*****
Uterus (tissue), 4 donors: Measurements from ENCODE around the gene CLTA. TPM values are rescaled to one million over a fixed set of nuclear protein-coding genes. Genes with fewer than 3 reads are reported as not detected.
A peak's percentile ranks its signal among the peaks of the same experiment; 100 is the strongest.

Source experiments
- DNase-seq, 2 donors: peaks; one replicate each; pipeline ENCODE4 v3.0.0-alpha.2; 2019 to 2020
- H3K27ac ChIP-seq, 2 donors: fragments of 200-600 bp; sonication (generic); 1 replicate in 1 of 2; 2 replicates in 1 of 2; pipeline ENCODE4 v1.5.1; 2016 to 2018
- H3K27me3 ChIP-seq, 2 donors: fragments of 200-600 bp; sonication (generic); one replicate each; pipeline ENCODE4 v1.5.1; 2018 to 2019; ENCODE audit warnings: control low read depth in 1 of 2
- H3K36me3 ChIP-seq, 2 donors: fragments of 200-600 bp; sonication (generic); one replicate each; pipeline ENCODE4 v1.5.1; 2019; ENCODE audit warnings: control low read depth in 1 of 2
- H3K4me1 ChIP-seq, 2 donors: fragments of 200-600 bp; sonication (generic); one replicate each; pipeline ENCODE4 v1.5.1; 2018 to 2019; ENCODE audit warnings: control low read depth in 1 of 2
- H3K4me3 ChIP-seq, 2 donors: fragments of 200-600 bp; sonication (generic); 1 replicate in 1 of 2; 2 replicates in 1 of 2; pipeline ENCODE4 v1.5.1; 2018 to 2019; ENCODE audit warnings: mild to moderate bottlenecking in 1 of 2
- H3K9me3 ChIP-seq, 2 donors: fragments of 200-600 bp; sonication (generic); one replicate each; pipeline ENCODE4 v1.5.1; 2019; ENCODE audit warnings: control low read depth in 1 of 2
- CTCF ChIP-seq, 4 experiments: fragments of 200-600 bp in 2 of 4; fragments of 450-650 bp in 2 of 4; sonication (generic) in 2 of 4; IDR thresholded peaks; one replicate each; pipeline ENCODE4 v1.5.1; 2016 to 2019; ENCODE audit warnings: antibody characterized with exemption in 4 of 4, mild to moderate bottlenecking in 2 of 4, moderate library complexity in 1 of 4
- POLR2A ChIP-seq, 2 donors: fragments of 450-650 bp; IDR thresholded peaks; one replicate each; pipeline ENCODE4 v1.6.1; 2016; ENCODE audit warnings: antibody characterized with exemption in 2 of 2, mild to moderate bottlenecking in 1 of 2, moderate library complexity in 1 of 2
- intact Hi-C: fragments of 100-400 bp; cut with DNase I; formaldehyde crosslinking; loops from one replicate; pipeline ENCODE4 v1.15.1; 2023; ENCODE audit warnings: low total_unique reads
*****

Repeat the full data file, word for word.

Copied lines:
Uterus (tissue), 4 donors: Measurements from ENCODE around the gene CLTA. TPM values are rescaled to one million over a fixed set of nuclear protein-coding genes. Genes with fewer than 3 reads are reported as not detected.
A peak's percentile ranks its signal among the peaks of the same experiment; 100 is the strongest.

Source experiments
- DNase-seq, 2 donors: peaks; one replicate each; pipeline ENCODE4 v3.0.0-alpha.2; 2019 to 2020
- H3K27ac ChIP-seq, 2 donors: fragments of 200-600 bp; sonication (generic); 1 replicate in 1 of 2; 2 replicates in 1 of 2; pipeline ENCODE4 v1.5.1; 2016 to 2018
- H3K27me3 ChIP-seq, 2 donors: fragments of 200-600 bp; sonication (generic); one replicate each; pipeline ENCODE4 v1.5.1; 2018 to 2019; ENCODE audit warnings: control low read depth in 1 of 2
- H3K36me3 ChIP-seq, 2 donors: fragments of 200-600 bp; sonication (generic); one replicate each; pipeline ENCODE4 v1.5.1; 2019; ENCODE audit warnings: control low read depth in 1 of 2
- H3K4me1 ChIP-seq, 2 donors: fragments of 200-600 bp; sonication (generic); one replicate each; pipeline ENCODE4 v1.5.1; 2018 to 2019; ENCODE audit warnings: control low read depth in 1 of 2
- H3K4me3 ChIP-seq, 2 donors: fragments of 200-600 bp; sonication (generic); 1 replicate in 1 of 2; 2 replicates in 1 of 2; pipeline ENCODE4 v1.5.1; 2018 to 2019; ENCODE audit warnings: mild to moderate bottlenecking in 1 of 2
- H3K9me3 ChIP-seq, 2 donors: fragments of 200-600 bp; sonication (generic); one replicate each; pipeline ENCODE4 v1.5.1; 2019; ENCODE audit warnings: control low read depth in 1 of 2
- CTCF ChIP-seq, 4 experiments: fragments of 200-600 bp in 2 of 4; fragments of 450-650 bp in 2 of 4; sonication (generic) in 2 of 4; IDR thresholded peaks; one replicate each; pipeline ENCODE4 v1.5.1; 2016 to 2019; ENCODE audit warnings: antibody characterized with exemption in 4 of 4, mild to moderate bottlenecking in 2 of 4, moderate library complexity in 1 of 4
- POLR2A ChIP-seq, 2 donors: fragments of 450-650 bp; IDR thresholded peaks; one replicate each; pipeline ENCODE4 v1.6.1; 2016; ENCODE audit warnings: antibody characterized with exemption in 2 of 2, mild to moderate bottlenecking in 1 of 2, moderate library complexity in 1 of 2
- intact Hi-C: fragments of 100-400 bp; cut with DNase I; formaldehyde crosslinking; loops from one replicate; pipeline ENCODE4 v1.15.1; 2023; ENCODE audit warnings: low total_unique reads